Amtrak's Subsidy Needs Cannot Be Reduced Without Reducing Service
CED-78-86: Published: May 11, 1978. Publicly Released: May 11, 1978.
- Full Report:
Amtrak's operating costs have outstripped its revenues, and increasing federal subsidies are required for continued operations. Amtrak planned service reductions because it received less money from Congress than it requested in 1977. Congress provided some additional funding, but Amtrak stated that it was still not adequate and that substantial service curtailments will be needed if additional funding is not approved.
Amtrak can improve its operating efficiency but this would not substantially reduce its subsidy need. The following areas require attention: (1) direct labor costs are high because of certain union work rules; (2) maintenance costs are the largest single area of expense and could be better controlled; and (3) losses on food and beverage service are substantial. Amtrak's route profitability system (RPS) provides reasonable estimates of its route-by-route revenue and costs, but it could be further improved. Amtrak's classification of its costs as avoidable or unavoidable is reasonable. Its 1977 5-year plan contained improved estimates, but the improved methods were not explained. Amtrak's ridership and revenues have not kept pace with its growth. It has not been permitted to exercise the route and service criteria Congress approved as a method of evaluating and eliminating routes if necessary. Since Amtrak cannot operate its present route system for much less than it has requested, Congress can give Amtrak what it has asked and allow it to continue the present system, give it less than it asked for and allow the system to be reduced, or give it more money to allow expanded service.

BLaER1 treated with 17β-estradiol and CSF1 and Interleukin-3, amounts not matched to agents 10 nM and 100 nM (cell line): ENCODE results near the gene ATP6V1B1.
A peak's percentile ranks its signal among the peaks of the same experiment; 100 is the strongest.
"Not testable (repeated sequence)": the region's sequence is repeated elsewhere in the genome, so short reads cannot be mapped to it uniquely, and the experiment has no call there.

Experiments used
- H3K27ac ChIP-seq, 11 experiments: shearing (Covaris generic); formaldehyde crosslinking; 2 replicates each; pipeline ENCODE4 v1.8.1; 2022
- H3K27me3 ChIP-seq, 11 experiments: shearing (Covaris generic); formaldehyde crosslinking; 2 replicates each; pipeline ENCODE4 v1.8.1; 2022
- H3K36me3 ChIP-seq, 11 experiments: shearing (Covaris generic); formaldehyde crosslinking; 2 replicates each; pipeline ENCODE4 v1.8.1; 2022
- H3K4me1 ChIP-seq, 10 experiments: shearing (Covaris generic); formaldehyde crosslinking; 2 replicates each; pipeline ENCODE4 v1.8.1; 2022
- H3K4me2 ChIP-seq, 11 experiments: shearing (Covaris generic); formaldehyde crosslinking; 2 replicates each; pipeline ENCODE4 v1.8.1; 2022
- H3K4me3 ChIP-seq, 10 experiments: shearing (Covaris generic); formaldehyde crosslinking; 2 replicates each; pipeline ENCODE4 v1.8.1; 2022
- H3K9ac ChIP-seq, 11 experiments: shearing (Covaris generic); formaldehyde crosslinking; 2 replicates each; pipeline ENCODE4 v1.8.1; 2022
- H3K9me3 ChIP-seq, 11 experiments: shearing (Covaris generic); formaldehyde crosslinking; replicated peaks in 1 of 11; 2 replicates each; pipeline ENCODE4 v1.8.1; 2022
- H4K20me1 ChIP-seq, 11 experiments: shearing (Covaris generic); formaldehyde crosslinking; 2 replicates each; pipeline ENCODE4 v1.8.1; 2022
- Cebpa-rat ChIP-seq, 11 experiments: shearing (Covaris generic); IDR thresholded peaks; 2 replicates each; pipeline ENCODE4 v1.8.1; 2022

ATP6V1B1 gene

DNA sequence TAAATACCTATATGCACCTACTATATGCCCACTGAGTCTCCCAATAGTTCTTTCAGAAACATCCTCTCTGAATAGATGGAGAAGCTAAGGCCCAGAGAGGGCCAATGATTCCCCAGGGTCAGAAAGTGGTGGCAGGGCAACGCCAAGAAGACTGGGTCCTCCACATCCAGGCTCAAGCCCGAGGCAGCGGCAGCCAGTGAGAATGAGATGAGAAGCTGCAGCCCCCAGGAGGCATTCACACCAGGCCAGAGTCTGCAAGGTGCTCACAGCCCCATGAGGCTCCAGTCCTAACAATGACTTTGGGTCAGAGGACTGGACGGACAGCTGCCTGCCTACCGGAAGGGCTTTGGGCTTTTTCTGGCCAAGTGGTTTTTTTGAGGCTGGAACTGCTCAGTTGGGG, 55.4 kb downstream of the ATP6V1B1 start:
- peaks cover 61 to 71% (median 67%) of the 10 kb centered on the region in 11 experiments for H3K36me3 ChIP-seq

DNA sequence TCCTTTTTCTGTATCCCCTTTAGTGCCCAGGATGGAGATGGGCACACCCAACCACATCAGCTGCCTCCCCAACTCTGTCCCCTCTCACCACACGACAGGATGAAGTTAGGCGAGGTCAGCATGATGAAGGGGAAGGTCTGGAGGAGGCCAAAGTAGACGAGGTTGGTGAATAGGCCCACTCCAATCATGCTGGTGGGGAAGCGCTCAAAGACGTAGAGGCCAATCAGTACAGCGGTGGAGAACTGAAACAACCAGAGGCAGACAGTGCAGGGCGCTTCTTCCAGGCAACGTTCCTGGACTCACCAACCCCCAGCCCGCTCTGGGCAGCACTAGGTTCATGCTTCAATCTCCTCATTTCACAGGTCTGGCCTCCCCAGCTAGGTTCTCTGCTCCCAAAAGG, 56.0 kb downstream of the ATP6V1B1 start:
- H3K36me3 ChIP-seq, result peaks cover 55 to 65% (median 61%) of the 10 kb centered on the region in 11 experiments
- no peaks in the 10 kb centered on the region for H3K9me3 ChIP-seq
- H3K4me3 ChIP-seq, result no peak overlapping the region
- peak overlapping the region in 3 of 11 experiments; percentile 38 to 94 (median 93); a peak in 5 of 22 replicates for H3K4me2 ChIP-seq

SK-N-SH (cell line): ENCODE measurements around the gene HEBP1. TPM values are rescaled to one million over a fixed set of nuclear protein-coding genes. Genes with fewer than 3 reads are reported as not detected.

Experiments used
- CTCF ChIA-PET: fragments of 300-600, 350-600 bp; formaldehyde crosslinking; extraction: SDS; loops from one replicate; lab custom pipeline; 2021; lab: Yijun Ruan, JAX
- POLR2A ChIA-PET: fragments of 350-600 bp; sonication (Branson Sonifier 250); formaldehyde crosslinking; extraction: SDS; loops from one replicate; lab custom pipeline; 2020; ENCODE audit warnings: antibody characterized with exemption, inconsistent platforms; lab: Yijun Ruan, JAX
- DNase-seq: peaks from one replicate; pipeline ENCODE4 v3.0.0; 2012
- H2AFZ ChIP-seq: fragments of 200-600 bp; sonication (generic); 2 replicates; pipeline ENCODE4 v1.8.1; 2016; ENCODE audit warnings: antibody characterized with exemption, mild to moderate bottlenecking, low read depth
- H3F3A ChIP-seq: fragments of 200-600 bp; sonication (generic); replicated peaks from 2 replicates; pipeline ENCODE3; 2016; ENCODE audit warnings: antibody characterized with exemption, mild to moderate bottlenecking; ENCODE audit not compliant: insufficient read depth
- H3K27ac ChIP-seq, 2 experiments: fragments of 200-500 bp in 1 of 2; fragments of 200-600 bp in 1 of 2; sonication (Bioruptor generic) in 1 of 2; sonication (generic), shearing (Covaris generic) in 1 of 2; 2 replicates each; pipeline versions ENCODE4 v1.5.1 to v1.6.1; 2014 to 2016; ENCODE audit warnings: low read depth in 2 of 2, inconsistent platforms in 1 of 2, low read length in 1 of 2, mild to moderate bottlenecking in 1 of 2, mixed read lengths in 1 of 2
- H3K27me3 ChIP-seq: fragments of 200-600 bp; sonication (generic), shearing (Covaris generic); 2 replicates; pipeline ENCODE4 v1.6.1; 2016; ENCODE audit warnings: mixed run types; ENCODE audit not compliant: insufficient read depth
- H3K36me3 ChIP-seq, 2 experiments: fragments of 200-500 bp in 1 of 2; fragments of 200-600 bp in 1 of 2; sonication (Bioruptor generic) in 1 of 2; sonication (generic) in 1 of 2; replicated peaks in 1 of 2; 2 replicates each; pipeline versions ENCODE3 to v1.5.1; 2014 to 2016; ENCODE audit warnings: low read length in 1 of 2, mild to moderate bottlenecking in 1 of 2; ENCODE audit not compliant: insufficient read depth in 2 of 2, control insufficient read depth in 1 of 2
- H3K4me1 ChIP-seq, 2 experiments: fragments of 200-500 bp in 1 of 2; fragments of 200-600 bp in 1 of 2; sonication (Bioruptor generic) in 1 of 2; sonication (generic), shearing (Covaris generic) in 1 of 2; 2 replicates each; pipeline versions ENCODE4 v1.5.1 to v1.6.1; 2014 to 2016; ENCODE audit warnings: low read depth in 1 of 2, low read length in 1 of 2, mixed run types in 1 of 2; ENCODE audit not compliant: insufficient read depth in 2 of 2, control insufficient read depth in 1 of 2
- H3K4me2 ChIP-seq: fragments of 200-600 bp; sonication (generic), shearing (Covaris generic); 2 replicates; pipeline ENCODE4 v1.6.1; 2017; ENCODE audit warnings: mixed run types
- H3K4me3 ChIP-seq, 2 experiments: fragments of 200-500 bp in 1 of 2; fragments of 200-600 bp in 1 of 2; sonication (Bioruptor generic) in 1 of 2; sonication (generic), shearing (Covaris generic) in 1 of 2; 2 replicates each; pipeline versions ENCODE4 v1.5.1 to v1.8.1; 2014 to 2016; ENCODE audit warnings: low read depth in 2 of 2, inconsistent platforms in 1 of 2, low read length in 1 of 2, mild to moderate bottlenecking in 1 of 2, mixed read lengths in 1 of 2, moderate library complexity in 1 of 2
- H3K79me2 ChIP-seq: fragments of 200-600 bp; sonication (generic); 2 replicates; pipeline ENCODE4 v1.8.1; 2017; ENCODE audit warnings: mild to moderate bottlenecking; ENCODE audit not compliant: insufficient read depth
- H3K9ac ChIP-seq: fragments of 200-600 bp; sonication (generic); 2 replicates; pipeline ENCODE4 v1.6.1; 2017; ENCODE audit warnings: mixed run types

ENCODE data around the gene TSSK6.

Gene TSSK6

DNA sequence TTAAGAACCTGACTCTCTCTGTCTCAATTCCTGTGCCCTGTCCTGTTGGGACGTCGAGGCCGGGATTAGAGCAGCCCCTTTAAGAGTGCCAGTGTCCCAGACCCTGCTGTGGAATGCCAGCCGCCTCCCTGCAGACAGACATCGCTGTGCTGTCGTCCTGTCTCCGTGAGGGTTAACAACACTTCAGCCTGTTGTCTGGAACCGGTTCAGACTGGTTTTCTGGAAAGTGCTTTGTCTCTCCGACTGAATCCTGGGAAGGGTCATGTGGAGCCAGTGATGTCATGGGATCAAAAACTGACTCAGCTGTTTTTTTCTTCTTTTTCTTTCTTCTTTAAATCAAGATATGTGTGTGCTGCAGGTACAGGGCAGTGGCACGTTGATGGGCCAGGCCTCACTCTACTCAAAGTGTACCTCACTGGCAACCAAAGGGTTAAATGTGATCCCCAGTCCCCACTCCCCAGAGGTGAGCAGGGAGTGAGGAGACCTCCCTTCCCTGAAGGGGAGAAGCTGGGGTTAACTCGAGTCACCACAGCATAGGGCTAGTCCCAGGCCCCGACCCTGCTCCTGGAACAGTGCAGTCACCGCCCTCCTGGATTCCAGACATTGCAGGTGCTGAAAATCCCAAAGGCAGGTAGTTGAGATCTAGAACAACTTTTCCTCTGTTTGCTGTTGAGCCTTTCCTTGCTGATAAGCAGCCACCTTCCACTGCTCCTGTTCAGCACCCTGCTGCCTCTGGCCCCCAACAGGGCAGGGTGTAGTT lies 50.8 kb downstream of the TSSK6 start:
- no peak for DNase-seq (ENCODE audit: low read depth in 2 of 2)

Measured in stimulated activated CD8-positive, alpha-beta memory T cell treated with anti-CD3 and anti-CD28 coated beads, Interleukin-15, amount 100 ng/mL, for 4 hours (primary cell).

Matter for Congressional Consideration
Comments: Please call 202/512-6100 for additional information.
Matter: Congress should: (1) require Amtrak to provide information that better explains its operating and capital plans for improving the quality of dining services and for bringing its cost and revenues closer together; (2) consider a more rapid debt retirement program or relieve Amtrak of the debt entirely; and (3) require that 5-year plans Amtrak submits annually be comparable from year to year or provide sufficient information to illustrate changes. Amtrak should further improve its route profitability system by: (1) adding data on ridership and train miles operated for each route to operational results reports; (2) adding comparisons with past performance to the current performance data; (3) informing recipients of RPS reports of changes in allocating methods; and (4) allocating all corporate overhead if a reasonable technique can be established.